On Aug. 3, Baylor Scott & White Medical Center-Marble Falls celebrates five years of bringing quality, full-service medical care to the Hill Country community. At a time when many rural hospitals are closing their doors, the hospital and associated specialty clinics are growing thanks to the support and close relationship with the community.
It is a long-standing relationship that dates back to a local clinic staffed by Scott & White Healthcare medical providers prior to the 2013 creation of Baylor Scott & White Health. Over time, a need for more comprehensive medical services closer to home was identified.
“There weren’t a lot of options in Burnet County prior to the opening of the medical center,” explained Dawn Ruiz, MSN, RN, director of Quality and Patient Safety, who has worked at the medical center since before its opening. “People had to go to Austin or Llano for a lot of their care.”
Members of the Horseshoe Bay, Kingsland, Llano, Marble Falls, and Spicewood communities came together to create what is today known as the Marble Falls Development Advisory Board. The board raised $14 million for the construction of the medical center campus off of Texas 71.
Ruiz, who was working in health care operations for a Chicago-based organization but relocated to the Hill Country in 2014, recalled hearing about the new hospital under construction just up the road.
“I got in my car and drove by the new hospital site, then went home and immediately applied to work there. I was that impressed,” she said.
Taking care of each other
In large urban areas, many residents may take having comprehensive medical care close by for granted. That’s not the case at Baylor Scott & White-Marble Falls. The gratitude and embrace of the Hill Country community have been indispensable to the hospital’s success over the past five years.
Since opening, the hospital has performed more than 10,000 surgeries and 8,600 endoscopic procedures and cared for more than 84,000 in its Emergency Department. In addition, the hospital achieved a national designation for its high level of stroke care from the American Heart Association/American Stroke Association last year. Stroke is a leading cause of death and disability, and getting care quickly is essential.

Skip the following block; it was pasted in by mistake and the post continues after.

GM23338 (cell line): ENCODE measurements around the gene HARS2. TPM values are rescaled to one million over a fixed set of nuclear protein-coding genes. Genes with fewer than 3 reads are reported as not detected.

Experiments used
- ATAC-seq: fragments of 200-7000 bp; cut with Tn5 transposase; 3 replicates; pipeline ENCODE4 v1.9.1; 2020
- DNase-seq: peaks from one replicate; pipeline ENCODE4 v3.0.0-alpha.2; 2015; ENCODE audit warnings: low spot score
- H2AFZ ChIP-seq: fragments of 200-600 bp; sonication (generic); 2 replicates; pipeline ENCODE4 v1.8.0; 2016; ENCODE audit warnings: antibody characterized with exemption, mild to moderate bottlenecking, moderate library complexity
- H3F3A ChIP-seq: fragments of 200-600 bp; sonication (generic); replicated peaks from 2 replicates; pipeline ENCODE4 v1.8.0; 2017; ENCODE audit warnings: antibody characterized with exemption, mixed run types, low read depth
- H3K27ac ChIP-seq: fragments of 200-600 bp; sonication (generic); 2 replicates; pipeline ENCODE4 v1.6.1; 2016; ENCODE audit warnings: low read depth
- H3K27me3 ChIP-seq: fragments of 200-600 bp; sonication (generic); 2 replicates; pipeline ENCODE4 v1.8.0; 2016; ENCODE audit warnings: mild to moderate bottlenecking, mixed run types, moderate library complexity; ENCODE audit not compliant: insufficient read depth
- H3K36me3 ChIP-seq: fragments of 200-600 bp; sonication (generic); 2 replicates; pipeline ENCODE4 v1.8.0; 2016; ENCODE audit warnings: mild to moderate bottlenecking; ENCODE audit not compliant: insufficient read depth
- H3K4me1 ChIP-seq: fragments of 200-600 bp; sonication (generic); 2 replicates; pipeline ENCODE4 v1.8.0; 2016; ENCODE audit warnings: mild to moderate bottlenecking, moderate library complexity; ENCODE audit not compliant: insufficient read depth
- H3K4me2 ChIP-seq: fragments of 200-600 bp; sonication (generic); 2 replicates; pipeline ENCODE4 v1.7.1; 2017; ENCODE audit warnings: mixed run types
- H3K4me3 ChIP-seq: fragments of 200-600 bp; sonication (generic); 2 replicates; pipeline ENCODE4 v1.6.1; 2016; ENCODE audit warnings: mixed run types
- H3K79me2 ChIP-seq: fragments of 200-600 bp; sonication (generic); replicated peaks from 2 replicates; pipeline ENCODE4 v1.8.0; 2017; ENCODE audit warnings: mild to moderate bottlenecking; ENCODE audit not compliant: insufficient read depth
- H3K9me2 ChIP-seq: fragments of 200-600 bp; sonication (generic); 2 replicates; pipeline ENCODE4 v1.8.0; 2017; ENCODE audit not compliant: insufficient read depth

“Having a hospital in the area that manages stroke allows patients experiencing stroke-like symptoms to get more timely care leading to improved outcomes,” Ruiz explained.
She believes the hospital has been able to offer a lot of reassurance to the community that good care is nearby, not only for strokes but a range of conditions.
“I can’t tell you how many times I hear patients tell me, ‘We’re so glad you all are here,’” she added.
The feeling is mutual. The community has not only provided financial support to create and sustain the not-for-profit medical center but an extremely engaged corps of volunteers who have offered critical support for the facility, its staff, and patients from day one.
During the COVID-19 pandemic, this relationship has grown even closer. The hospital has served as a key collection site and resource for care for Burnet County. In turn, the community has responded with words of thanks and praise and shows of support, such as providing meals for the medical center’s care team.
A bigger future
“What we want to continue to be known for is providing safe, quality care for our patients,” Ruiz said.
Continuing to add services, capacity, and medical specialties is among the ways the medical center is planning to fulfill this commitment, and the facility will continue to transform based on the needs and input of the community.
Baylor Scott & White Medical Center-Marble Falls is proud of the health care it has provided in its first five years. But it is only just the beginning of making Hill Country health care better.